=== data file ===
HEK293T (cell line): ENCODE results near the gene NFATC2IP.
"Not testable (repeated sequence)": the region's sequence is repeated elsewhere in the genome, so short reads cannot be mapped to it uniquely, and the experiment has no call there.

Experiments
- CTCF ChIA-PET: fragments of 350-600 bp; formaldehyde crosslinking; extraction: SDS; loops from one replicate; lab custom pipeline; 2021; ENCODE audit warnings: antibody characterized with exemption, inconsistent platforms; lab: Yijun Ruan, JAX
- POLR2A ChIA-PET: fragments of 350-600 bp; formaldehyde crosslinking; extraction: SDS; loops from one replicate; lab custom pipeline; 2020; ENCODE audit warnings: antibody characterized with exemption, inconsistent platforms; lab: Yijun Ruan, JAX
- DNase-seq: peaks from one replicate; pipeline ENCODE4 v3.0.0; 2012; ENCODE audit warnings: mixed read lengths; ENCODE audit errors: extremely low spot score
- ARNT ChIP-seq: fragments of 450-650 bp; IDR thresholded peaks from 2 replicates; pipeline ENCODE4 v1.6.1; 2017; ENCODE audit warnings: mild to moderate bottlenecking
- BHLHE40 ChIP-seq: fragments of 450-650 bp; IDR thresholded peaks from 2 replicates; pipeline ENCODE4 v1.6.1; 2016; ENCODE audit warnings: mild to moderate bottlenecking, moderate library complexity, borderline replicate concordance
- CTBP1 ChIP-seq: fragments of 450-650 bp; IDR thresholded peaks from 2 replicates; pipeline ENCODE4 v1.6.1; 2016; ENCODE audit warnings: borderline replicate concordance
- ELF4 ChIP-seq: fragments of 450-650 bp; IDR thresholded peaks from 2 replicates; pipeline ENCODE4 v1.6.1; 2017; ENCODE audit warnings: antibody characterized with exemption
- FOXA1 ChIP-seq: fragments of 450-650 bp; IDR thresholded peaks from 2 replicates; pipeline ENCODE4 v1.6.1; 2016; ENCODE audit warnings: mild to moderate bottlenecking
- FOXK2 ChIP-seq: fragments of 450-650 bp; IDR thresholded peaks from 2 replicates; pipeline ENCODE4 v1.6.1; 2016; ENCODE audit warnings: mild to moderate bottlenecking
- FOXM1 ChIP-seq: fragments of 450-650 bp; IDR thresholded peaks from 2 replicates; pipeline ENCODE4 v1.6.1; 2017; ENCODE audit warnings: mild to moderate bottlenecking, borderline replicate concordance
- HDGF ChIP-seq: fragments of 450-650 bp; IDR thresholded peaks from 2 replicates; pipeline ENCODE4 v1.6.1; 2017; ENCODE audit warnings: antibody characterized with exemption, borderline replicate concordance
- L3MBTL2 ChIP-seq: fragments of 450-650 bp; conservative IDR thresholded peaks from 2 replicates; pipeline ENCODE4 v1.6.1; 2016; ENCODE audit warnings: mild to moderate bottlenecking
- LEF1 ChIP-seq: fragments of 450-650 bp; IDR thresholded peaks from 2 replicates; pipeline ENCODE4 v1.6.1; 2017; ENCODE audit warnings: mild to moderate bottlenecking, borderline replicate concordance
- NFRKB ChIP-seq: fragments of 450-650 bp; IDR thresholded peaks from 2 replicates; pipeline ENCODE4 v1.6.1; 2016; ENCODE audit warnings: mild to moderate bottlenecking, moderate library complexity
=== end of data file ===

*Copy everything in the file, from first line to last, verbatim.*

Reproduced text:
HEK293T (cell line): ENCODE results near the gene NFATC2IP.
"Not testable (repeated sequence)": the region's sequence is repeated elsewhere in the genome, so short reads cannot be mapped to it uniquely, and the experiment has no call there.

Experiments
- CTCF ChIA-PET: fragments of 350-600 bp; formaldehyde crosslinking; extraction: SDS; loops from one replicate; lab custom pipeline; 2021; ENCODE audit warnings: antibody characterized with exemption, inconsistent platforms; lab: Yijun Ruan, JAX
- POLR2A ChIA-PET: fragments of 350-600 bp; formaldehyde crosslinking; extraction: SDS; loops from one replicate; lab custom pipeline; 2020; ENCODE audit warnings: antibody characterized with exemption, inconsistent platforms; lab: Yijun Ruan, JAX
- DNase-seq: peaks from one replicate; pipeline ENCODE4 v3.0.0; 2012; ENCODE audit warnings: mixed read lengths; ENCODE audit errors: extremely low spot score
- ARNT ChIP-seq: fragments of 450-650 bp; IDR thresholded peaks from 2 replicates; pipeline ENCODE4 v1.6.1; 2017; ENCODE audit warnings: mild to moderate bottlenecking
- BHLHE40 ChIP-seq: fragments of 450-650 bp; IDR thresholded peaks from 2 replicates; pipeline ENCODE4 v1.6.1; 2016; ENCODE audit warnings: mild to moderate bottlenecking, moderate library complexity, borderline replicate concordance
- CTBP1 ChIP-seq: fragments of 450-650 bp; IDR thresholded peaks from 2 replicates; pipeline ENCODE4 v1.6.1; 2016; ENCODE audit warnings: borderline replicate concordance
- ELF4 ChIP-seq: fragments of 450-650 bp; IDR thresholded peaks from 2 replicates; pipeline ENCODE4 v1.6.1; 2017; ENCODE audit warnings: antibody characterized with exemption
- FOXA1 ChIP-seq: fragments of 450-650 bp; IDR thresholded peaks from 2 replicates; pipeline ENCODE4 v1.6.1; 2016; ENCODE audit warnings: mild to moderate bottlenecking
- FOXK2 ChIP-seq: fragments of 450-650 bp; IDR thresholded peaks from 2 replicates; pipeline ENCODE4 v1.6.1; 2016; ENCODE audit warnings: mild to moderate bottlenecking
- FOXM1 ChIP-seq: fragments of 450-650 bp; IDR thresholded peaks from 2 replicates; pipeline ENCODE4 v1.6.1; 2017; ENCODE audit warnings: mild to moderate bottlenecking, borderline replicate concordance
- HDGF ChIP-seq: fragments of 450-650 bp; IDR thresholded peaks from 2 replicates; pipeline ENCODE4 v1.6.1; 2017; ENCODE audit warnings: antibody characterized with exemption, borderline replicate concordance
- L3MBTL2 ChIP-seq: fragments of 450-650 bp; conservative IDR thresholded peaks from 2 replicates; pipeline ENCODE4 v1.6.1; 2016; ENCODE audit warnings: mild to moderate bottlenecking
- LEF1 ChIP-seq: fragments of 450-650 bp; IDR thresholded peaks from 2 replicates; pipeline ENCODE4 v1.6.1; 2017; ENCODE audit warnings: mild to moderate bottlenecking, borderline replicate concordance
- NFRKB ChIP-seq: fragments of 450-650 bp; IDR thresholded peaks from 2 replicates; pipeline ENCODE4 v1.6.1; 2016; ENCODE audit warnings: mild to moderate bottlenecking, moderate library complexity